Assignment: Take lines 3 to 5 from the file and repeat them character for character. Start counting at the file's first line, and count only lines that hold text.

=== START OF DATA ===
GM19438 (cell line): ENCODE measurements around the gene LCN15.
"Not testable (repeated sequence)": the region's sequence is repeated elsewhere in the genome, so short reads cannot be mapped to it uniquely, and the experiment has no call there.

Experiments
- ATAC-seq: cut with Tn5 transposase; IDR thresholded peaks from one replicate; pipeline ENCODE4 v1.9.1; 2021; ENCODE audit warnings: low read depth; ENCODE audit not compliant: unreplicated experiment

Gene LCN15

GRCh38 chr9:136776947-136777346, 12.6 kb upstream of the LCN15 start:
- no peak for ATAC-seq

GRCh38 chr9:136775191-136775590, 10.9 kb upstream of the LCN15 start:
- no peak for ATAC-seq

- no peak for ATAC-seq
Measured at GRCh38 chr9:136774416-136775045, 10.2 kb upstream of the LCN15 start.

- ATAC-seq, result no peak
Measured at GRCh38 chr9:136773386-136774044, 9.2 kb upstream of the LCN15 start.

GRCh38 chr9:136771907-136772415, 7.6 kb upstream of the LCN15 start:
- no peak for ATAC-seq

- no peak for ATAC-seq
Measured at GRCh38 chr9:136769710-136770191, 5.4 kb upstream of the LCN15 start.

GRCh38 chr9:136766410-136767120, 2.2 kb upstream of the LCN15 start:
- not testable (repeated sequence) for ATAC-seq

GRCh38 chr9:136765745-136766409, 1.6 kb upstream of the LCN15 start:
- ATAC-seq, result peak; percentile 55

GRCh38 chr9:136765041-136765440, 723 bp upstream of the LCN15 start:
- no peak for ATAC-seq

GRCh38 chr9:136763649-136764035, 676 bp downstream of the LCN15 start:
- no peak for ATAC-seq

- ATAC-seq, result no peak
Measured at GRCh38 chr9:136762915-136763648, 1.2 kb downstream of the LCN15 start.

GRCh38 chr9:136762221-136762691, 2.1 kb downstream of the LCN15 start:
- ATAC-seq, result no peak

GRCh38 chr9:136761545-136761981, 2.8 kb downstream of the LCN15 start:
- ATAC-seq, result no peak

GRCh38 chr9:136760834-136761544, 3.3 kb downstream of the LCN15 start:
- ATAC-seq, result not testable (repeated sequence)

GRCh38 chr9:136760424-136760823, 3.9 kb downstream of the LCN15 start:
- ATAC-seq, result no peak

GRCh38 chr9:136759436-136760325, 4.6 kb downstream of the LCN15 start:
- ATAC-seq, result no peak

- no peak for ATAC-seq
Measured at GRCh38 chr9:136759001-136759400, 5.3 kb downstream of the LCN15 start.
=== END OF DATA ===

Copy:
Experiments
- ATAC-seq: cut with Tn5 transposase; IDR thresholded peaks from one replicate; pipeline ENCODE4 v1.9.1; 2021; ENCODE audit warnings: low read depth; ENCODE audit not compliant: unreplicated experiment

Gene LCN15